Dear Dr. Don,
I’m a single grandma working as a teacher’s aide making $25,000 a year. My daughter, son-in-law and three wonderful grandkids have all lived with me for the past year and it may be a couple more years before they can get on their feet and get into their own home.
My son-in-law is a contractor and I have many home improvement projects that he will do (without pay, of course) if I get the supplies and material — replacing all bedroom carpets, living room and kitchen floors, tile for bathrooms, new kitchen countertops, new fence around yard, etc.
Because I don’t have the money on hand for all this, I plan to refinance to a lower interest rate and take out $20,000. The interest rate on my existing 30-year fixed-rate mortgage is 5.75 percent. I owe $83,000 and have a credit score of 760. I have no other debt except for a $10,000 line of credit, which I’ll pay off when I refinance.
The amount of the loan is $118,000 and the lender’s good-faith estimate shows me paying 5.12 percent fixed for 30 years with estimated closing costs of $3,029, and a loan discount of 1.375 percent (dollar amount — $885) because the loan-to-value ratio is low, with the house appraising at $180,000.
My problem is that I don’t have anyone to ask if I’m doing the right thing. I thought about going to an attorney for advice because I’m really worried about becoming a “foreclosure statistic.” The closing should be sometime at the end of August. Any suggestions or advice is greatly appreciated.
In six years, I’ll be 65 and I plan to sell the house and get into something smaller — a one-room house so the kids don’t move back in! (Just kidding.)
— Tricia Triage
The decision to do a cash-out refinancing to pay for home repairs and home improvements depends on your income, credit rating, home’s appraised value and how long you plan to be in the house.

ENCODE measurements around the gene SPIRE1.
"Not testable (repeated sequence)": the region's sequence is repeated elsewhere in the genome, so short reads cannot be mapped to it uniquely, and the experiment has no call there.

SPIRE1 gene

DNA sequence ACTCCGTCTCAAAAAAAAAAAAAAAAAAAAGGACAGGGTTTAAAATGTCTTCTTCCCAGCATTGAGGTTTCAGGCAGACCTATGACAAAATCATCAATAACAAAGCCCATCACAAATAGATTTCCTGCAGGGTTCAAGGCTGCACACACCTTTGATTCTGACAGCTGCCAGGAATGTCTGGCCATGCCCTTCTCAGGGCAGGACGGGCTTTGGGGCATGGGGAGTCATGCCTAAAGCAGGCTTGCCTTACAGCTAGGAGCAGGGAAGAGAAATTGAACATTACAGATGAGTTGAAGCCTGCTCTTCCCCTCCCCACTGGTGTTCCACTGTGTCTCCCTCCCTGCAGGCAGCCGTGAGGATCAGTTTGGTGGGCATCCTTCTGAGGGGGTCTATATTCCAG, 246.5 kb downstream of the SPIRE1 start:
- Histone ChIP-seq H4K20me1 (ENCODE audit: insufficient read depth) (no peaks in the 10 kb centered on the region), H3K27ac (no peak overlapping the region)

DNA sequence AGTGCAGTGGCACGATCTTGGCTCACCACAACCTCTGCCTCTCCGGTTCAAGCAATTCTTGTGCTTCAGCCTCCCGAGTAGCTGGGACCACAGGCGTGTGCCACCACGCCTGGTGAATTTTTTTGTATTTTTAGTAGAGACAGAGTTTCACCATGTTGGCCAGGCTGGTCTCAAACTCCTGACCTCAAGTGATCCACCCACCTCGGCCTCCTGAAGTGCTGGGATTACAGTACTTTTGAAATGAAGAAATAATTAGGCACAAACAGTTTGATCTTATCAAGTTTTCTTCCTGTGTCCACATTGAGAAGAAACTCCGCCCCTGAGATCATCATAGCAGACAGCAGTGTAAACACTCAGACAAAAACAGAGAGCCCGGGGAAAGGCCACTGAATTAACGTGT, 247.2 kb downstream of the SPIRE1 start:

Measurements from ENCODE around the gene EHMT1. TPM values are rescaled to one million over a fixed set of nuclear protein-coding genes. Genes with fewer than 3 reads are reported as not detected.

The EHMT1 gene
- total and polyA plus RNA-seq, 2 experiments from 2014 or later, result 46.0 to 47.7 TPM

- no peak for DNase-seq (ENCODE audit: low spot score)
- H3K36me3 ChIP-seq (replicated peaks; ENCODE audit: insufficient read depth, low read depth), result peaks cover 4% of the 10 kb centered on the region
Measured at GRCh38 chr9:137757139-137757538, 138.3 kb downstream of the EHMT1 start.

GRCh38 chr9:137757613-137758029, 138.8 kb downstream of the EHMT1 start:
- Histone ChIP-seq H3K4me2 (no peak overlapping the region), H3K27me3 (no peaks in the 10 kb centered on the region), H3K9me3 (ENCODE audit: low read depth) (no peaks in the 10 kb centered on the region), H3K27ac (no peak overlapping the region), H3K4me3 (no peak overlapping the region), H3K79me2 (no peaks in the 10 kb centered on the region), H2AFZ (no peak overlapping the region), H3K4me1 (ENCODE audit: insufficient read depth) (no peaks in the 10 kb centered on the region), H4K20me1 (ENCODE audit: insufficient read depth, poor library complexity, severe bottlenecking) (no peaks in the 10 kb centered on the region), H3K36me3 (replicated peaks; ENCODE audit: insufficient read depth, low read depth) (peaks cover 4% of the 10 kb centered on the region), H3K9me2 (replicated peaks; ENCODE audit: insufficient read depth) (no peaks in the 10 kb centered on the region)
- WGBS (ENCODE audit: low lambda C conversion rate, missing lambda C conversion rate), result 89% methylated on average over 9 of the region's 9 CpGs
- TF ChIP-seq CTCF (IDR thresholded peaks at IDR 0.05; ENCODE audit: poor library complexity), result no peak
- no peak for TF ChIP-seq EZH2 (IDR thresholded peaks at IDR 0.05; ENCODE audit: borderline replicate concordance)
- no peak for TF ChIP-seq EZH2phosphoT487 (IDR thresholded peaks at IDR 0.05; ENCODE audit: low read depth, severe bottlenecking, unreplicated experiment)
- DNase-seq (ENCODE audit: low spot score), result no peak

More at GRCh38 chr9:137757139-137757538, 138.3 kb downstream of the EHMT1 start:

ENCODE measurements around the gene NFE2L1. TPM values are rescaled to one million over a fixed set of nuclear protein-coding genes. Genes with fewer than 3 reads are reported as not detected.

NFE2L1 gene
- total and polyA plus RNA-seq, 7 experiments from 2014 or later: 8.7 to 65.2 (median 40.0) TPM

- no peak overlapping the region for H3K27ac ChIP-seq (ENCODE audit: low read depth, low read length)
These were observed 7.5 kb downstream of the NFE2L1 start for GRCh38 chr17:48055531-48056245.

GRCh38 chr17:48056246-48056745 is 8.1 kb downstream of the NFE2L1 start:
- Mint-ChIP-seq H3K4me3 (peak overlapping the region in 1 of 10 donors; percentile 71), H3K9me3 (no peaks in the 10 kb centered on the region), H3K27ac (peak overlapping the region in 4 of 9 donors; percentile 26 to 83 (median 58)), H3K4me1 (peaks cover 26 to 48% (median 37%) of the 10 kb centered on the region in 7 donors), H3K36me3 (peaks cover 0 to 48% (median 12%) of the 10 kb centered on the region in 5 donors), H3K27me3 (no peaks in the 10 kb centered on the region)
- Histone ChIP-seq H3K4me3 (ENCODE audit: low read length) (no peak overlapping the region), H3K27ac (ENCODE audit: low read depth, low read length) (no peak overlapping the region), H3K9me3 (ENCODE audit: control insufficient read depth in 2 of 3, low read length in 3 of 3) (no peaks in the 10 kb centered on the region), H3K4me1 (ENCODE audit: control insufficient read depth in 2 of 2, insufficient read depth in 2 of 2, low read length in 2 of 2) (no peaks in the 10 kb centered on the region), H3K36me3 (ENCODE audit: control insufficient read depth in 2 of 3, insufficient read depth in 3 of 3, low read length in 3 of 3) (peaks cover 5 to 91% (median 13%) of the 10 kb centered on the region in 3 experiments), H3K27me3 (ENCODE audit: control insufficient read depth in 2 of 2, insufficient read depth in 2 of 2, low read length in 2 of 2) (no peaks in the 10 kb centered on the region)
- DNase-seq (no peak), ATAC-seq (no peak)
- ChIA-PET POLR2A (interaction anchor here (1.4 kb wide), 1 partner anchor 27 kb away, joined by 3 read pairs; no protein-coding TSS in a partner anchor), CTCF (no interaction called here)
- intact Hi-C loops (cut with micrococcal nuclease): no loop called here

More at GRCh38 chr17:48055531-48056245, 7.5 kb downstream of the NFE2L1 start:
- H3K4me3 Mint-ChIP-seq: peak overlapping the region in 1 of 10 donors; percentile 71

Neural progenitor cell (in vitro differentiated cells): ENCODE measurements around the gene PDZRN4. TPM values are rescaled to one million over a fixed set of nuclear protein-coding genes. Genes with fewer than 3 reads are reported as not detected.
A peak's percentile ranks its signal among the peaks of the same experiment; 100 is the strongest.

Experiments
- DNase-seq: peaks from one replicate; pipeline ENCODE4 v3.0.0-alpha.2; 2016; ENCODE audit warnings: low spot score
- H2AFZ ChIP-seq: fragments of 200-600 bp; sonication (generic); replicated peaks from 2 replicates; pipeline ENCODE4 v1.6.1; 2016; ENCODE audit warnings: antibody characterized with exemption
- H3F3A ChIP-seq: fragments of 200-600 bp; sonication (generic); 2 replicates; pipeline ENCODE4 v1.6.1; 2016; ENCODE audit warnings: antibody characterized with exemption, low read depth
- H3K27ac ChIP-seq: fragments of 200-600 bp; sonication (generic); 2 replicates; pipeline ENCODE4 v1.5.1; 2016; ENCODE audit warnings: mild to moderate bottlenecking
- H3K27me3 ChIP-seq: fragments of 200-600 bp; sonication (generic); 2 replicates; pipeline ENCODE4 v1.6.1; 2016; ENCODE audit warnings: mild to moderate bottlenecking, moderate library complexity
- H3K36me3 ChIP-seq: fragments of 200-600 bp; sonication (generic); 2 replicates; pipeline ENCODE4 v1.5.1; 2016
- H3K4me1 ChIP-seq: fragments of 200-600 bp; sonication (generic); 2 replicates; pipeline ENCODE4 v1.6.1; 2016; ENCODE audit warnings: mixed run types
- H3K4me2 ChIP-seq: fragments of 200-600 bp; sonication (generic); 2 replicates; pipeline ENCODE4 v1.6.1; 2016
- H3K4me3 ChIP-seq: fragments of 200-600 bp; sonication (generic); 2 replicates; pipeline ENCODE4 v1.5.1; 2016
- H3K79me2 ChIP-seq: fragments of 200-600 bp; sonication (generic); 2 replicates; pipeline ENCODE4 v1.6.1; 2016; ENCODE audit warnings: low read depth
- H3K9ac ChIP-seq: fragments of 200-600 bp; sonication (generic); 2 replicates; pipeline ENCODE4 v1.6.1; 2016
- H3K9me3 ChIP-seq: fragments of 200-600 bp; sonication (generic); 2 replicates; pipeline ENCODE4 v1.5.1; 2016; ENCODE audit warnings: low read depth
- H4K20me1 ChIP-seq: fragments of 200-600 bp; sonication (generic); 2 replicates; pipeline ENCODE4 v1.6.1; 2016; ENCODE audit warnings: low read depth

Sometimes it’s easier to break the decision down into two parts. First, does it make sense to refinance? Use Bankrate’s “Refinance interest savings calculator” to see if it makes sense. By the way, if you’re 10 years into a 30-year fixed-rate mortgage, refinancing with another 30-year fixed-rate mortgage isn’t likely to reduce your total interest expense because you’ve extended the loan out another 10 years. The calculator will show you the total interest savings.
If refinancing does make sense, you can expand the decision to include the cash-out refinancing. If it doesn’t, consider a home equity loan or a home equity line of credit to finance the home improvements. A side benefit to the home equity line or loan is that it typically will have much lower closing costs than a new first mortgage.
It sounds like you’re doing the right thing by maintaining your home while you have your son-in-law around to complete the work. You won’t become a foreclosure statistic if you can afford the new payment in your household budget.
Along those lines, I’m a little concerned about increasing your debt load on a teacher’s aide salary. I’m not sure how your school district’s budget looks, but it always seems like teacher’s aides are the first to get pink slips when the school board is trying to balance a budget.
Read more about refinance.
To ask a question of Dr. Don, go to the “Ask the Experts” page, and select one of these topics: “Financing a home,” “Saving & investing” or “money.”